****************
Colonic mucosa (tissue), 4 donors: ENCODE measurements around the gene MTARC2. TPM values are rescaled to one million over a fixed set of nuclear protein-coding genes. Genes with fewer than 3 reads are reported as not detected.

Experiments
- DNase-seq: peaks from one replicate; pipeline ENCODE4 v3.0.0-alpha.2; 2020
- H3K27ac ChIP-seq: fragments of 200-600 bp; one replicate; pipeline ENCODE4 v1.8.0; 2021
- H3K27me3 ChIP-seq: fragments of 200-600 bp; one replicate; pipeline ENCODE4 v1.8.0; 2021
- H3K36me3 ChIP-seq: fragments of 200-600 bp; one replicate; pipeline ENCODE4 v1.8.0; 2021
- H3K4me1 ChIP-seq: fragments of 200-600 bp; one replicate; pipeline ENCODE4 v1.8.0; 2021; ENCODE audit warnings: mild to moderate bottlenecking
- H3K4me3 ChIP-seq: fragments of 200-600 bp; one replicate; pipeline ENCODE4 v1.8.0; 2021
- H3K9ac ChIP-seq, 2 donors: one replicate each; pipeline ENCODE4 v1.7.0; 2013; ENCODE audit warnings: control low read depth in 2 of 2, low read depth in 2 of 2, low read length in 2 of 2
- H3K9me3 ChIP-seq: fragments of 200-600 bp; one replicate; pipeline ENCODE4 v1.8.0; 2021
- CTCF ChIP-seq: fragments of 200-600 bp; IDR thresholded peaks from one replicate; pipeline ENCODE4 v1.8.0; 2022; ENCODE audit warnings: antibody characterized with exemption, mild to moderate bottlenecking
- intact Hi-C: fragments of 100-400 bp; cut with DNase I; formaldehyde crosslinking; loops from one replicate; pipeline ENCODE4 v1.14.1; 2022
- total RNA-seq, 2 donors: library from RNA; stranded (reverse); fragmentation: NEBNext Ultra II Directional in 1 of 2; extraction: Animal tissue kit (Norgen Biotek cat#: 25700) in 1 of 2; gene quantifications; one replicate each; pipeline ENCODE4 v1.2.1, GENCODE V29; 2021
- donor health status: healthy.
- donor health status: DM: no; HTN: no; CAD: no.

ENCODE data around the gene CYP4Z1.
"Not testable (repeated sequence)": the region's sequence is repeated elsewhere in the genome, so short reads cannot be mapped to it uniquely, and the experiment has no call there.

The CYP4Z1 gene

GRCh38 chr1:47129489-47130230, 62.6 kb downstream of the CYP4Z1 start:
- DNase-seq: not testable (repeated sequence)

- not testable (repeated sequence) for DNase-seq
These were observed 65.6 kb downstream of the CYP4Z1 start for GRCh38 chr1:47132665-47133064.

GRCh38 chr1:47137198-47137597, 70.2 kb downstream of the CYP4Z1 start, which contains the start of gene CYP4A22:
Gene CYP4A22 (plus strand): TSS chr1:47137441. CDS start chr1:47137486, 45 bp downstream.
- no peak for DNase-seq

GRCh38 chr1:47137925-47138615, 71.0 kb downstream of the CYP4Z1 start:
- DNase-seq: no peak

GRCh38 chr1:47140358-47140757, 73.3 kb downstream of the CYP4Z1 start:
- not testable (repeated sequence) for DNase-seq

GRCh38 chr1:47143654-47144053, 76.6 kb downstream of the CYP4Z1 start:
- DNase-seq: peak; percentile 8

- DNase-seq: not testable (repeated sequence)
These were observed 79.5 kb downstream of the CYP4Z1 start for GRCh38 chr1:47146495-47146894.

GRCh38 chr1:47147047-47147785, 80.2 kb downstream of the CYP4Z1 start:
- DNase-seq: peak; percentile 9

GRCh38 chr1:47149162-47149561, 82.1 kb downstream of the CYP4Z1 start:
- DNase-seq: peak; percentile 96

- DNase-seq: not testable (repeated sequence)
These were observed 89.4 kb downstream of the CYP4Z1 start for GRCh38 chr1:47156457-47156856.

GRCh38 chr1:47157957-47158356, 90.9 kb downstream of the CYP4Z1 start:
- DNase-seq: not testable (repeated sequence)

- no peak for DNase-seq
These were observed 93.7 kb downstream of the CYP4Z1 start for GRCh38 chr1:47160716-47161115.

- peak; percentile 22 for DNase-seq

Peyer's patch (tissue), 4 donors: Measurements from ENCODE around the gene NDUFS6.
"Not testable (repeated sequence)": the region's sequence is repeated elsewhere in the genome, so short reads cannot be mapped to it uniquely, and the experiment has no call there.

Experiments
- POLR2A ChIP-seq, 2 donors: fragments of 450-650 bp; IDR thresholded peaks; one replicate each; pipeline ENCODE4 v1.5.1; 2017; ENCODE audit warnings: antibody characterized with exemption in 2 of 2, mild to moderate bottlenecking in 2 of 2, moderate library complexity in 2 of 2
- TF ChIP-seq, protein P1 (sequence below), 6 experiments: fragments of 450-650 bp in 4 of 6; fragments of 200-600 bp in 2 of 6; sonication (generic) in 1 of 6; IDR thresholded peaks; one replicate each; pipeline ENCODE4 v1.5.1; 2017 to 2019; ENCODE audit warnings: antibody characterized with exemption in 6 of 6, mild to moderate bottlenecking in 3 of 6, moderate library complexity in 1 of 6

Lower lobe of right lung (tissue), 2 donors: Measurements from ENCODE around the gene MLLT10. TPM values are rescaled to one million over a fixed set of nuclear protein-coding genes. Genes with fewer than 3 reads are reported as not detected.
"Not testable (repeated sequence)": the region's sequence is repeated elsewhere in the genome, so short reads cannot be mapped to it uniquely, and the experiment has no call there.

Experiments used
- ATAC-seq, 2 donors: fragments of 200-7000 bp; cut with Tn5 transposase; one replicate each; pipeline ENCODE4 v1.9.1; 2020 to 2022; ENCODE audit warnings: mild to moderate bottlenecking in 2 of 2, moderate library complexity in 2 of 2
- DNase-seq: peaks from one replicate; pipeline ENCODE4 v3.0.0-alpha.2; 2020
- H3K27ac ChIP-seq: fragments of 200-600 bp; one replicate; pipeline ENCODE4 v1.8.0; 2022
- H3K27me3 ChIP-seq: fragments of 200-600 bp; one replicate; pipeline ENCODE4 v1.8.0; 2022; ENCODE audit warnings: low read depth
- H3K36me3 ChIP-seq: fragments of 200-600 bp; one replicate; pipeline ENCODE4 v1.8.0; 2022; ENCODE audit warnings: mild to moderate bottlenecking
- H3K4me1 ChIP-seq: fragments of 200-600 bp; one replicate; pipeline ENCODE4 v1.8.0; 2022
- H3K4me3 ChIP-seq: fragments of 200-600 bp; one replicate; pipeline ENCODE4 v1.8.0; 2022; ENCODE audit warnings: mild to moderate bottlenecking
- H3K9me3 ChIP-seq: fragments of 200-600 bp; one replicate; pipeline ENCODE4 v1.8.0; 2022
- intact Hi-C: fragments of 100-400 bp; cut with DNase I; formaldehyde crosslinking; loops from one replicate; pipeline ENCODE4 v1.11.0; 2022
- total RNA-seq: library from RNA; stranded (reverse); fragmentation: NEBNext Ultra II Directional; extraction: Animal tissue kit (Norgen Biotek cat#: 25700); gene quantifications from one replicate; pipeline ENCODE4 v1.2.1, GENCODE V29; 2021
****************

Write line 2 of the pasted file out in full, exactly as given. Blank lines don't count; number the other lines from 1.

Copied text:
Experiments